]);
  const resetReviewState = useCallback(() => {
                            setReviewedRecipe(null);
                            closeReviewBar();
                           }, [closeReviewBar]);
  return {
    recipeList,
    searchByName,
    searchByIngredients,
    reviewBarOpen,
    resetReviewState,
  };
};

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So, basically, what we are doing is exposing only those parts of the state and methods that should be accessible publically from child components.

The next step is optional but make this solution more elegant. I create an additional provider component.

|__src
    |__components
    |__store
        |__Context.ts
        |__useGlobalState.ts
        |__StateProvider.ts
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import React from "react";
import { Context } from "./Context";
import { useGlobalState } from "./useGlobalState";

export const StateProvider: React.FC = ({ children }) => {
  const store = useGlobalState();

  return (
     <Context.Provider value={store}>
        {children}
     </Context.Provider>
  )
};

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Next, I wrap my application to the StateProvider, If not I cannot access global in children components.

import React from "react";

export const App= ({children})=>{
 return (
    <StateProvider>
      <Layout>
        {children}
      </Layout>
    </StateProvider>
  );
};
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Lastly, I implement a custom hook to consume the global state.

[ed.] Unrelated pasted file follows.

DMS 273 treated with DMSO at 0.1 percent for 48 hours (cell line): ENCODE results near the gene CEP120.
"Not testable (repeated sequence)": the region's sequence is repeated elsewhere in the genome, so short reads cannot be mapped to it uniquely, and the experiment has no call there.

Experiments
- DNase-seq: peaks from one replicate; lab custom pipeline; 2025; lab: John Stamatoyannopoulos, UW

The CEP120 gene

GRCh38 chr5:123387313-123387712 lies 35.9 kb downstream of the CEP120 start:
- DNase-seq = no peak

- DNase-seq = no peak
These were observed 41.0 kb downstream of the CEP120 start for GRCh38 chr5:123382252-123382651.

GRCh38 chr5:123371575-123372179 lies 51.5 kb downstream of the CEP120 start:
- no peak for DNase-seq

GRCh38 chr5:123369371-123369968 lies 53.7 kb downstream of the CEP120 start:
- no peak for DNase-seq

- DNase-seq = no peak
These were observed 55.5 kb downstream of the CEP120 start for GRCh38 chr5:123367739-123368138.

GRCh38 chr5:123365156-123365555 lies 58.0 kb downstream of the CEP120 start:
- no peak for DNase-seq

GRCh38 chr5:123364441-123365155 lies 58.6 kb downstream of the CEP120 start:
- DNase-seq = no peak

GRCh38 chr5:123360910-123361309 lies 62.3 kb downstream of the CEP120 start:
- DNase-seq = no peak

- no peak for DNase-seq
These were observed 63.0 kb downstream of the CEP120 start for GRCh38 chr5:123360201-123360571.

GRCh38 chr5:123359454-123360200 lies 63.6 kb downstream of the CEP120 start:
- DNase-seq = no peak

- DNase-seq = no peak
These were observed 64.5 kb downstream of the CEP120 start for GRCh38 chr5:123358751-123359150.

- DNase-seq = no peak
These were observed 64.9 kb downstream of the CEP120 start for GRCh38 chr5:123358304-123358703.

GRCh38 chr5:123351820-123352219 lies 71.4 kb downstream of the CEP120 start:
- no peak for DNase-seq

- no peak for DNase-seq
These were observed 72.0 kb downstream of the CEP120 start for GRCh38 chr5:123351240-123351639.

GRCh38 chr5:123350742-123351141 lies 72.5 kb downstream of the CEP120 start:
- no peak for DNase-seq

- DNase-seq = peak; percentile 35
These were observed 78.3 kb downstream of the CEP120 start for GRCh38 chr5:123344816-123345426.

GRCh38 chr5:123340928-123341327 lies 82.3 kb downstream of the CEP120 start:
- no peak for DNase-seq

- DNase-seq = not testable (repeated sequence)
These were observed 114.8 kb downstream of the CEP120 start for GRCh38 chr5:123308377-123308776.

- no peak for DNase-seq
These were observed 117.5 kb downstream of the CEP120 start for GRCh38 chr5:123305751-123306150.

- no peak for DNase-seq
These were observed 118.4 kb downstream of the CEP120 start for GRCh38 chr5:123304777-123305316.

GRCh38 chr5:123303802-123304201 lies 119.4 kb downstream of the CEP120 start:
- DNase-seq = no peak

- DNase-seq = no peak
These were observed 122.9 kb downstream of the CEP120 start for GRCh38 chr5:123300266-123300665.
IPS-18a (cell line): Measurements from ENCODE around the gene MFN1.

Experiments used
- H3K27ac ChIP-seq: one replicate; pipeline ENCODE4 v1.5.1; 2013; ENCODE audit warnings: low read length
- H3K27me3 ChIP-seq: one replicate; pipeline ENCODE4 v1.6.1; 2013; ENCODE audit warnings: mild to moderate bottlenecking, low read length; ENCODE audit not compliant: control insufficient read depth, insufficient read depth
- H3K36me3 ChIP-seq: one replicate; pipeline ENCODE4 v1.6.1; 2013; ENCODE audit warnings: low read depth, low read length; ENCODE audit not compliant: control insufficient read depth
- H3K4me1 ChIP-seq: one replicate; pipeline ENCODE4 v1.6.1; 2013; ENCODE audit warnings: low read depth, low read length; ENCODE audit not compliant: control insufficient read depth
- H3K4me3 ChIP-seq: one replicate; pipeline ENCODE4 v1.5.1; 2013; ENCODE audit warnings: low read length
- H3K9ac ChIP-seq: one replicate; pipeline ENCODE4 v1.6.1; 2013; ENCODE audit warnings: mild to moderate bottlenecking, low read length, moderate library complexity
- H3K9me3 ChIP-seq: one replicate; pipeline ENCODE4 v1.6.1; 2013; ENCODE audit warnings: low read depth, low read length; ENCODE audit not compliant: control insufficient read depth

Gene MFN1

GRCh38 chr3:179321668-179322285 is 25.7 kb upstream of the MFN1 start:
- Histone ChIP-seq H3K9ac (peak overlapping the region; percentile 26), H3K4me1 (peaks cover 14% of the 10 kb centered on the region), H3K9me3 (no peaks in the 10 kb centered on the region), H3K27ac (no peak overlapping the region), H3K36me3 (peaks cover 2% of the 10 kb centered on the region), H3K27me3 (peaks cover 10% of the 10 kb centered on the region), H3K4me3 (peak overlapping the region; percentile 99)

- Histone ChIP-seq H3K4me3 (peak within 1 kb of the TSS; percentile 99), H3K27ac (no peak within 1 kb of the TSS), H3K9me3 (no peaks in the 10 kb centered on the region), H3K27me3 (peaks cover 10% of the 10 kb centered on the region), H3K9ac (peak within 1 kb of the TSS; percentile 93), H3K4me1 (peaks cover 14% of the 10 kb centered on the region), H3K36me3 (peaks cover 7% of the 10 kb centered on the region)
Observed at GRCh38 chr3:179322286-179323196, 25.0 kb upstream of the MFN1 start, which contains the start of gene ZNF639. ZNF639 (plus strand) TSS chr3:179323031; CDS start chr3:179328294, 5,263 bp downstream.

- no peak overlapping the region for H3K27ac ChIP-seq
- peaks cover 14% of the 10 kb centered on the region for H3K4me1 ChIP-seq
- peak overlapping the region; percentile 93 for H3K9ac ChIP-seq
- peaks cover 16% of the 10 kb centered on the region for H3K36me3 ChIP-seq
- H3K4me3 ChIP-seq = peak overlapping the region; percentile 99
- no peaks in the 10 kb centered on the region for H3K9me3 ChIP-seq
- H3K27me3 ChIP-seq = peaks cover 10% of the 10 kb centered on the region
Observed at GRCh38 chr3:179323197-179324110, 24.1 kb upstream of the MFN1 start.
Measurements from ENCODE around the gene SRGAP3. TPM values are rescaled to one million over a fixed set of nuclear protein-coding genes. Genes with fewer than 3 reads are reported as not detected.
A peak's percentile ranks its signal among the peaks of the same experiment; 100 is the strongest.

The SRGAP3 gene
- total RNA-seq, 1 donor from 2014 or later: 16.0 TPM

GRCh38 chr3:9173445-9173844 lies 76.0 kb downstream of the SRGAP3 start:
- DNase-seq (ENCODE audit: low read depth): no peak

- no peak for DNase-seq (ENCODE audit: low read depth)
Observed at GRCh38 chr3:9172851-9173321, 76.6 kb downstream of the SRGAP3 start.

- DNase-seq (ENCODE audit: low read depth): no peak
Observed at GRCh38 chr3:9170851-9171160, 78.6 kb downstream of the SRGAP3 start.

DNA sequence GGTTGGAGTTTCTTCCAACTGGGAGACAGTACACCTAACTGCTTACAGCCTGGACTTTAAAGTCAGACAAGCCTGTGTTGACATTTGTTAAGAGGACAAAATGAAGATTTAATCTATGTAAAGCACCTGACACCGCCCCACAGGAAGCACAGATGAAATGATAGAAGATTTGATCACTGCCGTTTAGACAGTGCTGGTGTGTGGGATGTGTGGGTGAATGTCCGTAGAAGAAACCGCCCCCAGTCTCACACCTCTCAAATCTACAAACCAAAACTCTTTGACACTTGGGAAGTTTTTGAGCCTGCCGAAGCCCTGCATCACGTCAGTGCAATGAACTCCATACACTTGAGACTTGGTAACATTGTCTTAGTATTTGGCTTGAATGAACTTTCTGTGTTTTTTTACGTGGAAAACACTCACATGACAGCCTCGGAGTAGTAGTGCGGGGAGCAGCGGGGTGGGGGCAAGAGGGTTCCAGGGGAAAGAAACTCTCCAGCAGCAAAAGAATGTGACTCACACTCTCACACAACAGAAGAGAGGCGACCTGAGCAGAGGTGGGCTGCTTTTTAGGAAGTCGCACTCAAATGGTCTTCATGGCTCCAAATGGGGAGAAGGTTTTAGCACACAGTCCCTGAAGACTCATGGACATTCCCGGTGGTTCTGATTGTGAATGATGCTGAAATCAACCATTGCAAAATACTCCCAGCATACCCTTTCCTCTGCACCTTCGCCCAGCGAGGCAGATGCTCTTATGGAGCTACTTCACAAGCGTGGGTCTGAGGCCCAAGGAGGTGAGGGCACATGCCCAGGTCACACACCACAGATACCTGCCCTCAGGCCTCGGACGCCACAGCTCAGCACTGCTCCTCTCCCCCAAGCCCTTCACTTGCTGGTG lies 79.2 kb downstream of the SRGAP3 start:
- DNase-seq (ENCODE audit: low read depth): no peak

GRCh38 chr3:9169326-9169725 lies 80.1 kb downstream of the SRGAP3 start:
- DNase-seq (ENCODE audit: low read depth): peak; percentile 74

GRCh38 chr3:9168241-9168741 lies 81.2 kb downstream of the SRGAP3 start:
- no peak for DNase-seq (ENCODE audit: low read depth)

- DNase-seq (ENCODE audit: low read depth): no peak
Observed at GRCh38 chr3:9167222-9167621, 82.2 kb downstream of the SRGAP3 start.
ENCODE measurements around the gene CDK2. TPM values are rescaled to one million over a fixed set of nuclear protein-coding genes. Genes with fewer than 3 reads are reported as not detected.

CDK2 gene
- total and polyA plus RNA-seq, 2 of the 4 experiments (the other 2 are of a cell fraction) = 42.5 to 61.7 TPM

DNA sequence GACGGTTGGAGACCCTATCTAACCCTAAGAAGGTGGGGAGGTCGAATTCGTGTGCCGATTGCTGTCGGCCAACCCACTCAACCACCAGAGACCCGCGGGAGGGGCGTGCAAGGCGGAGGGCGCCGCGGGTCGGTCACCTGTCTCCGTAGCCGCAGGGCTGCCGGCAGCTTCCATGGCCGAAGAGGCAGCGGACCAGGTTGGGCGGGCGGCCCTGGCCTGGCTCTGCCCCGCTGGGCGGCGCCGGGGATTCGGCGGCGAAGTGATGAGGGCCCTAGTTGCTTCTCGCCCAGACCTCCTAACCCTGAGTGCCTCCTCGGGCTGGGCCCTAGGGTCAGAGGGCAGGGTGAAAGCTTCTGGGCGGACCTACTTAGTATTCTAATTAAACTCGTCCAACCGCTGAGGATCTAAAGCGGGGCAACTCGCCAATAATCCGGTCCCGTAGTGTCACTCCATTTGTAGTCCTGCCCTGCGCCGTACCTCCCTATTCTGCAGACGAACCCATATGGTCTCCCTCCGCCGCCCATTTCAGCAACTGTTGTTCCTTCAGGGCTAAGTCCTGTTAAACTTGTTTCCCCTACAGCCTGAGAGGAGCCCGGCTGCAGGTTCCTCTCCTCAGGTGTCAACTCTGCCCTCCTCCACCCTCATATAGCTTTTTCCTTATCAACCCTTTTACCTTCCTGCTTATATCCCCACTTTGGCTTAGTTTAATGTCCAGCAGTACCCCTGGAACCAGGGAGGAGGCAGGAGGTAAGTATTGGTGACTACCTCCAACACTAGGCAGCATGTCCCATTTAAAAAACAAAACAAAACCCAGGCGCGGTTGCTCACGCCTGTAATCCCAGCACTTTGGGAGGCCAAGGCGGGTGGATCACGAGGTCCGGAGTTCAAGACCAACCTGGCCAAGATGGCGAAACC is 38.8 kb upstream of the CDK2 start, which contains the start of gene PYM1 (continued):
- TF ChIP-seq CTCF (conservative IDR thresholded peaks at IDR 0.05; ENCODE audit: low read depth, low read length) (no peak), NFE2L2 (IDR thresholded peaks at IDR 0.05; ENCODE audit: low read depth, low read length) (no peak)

|__src
    |__components
    |__store
        |__Context.ts
        |__useGlobalState.ts
        |__useStateProvider.ts
        |__useStore.ts
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import { useContext } from "react";
import { Context } from "./Context";

export const useStore = () => {
  const store = useContext(Context);
  return store;
};
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That's it, our global state is ready to use. Now, you just need to call the hook and consume the provided API.

import React, { useEffect } from "react";
import { useStore } from "@/store";

export const ByName: React.FC = () => {
  const { searchByName, getRandomRecipes } = useStore();
  const [value, setValue] = useState("");

  useEffect(() => {
    if (!Boolean(value.trim())) {
      getRandomRecipes();
    }
  }, [value, getRandomRecipes]);

 ...
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As a result, This keeps your components clean, only one place to look for bugs regarding your global state, and, also, isolates the data layer from the view layer which makes it easy to test this kind of application.

Testing

If you wonder how you would test your components that consume global state directly check out my other post where I walk you through process.
Let me know what's your implementation of the global state.

By the way, if you wanted to check the app where I implemented this style you can view it here and source code here.

Thanks for reading.